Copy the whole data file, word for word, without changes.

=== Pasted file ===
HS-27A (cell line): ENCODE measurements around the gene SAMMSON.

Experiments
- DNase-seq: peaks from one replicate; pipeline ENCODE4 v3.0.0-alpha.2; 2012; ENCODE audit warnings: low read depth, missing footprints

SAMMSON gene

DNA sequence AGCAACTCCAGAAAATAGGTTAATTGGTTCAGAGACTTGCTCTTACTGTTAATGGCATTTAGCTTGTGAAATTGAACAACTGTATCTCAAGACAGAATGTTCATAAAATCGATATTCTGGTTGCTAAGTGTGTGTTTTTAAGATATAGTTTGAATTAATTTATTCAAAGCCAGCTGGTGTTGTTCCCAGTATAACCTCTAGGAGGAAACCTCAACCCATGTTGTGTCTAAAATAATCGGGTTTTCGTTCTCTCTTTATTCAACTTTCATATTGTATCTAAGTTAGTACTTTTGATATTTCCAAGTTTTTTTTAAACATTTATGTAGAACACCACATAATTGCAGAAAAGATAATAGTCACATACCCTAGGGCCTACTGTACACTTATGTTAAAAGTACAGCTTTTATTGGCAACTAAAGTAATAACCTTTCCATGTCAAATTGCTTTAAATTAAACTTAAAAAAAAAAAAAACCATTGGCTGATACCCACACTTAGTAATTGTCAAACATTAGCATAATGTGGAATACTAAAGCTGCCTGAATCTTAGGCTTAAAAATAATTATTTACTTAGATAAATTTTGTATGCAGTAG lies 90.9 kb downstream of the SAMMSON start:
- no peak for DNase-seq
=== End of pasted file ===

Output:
HS-27A (cell line): ENCODE measurements around the gene SAMMSON.

Experiments
- DNase-seq: peaks from one replicate; pipeline ENCODE4 v3.0.0-alpha.2; 2012; ENCODE audit warnings: low read depth, missing footprints

SAMMSON gene

DNA sequence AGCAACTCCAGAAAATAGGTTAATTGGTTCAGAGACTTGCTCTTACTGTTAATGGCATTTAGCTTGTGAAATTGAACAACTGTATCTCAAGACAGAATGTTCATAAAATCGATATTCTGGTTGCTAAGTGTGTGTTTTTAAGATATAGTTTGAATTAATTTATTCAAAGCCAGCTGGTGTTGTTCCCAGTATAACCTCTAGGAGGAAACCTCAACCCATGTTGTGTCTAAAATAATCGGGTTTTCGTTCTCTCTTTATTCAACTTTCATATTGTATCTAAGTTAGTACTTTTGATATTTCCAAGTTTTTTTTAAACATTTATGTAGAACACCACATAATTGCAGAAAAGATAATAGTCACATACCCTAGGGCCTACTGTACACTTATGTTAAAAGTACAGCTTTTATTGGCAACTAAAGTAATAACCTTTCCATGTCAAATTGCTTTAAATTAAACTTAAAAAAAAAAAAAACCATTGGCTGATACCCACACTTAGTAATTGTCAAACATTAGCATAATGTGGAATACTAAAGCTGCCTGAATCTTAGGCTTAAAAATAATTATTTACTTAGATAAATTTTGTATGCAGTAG lies 90.9 kb downstream of the SAMMSON start:
- no peak for DNase-seq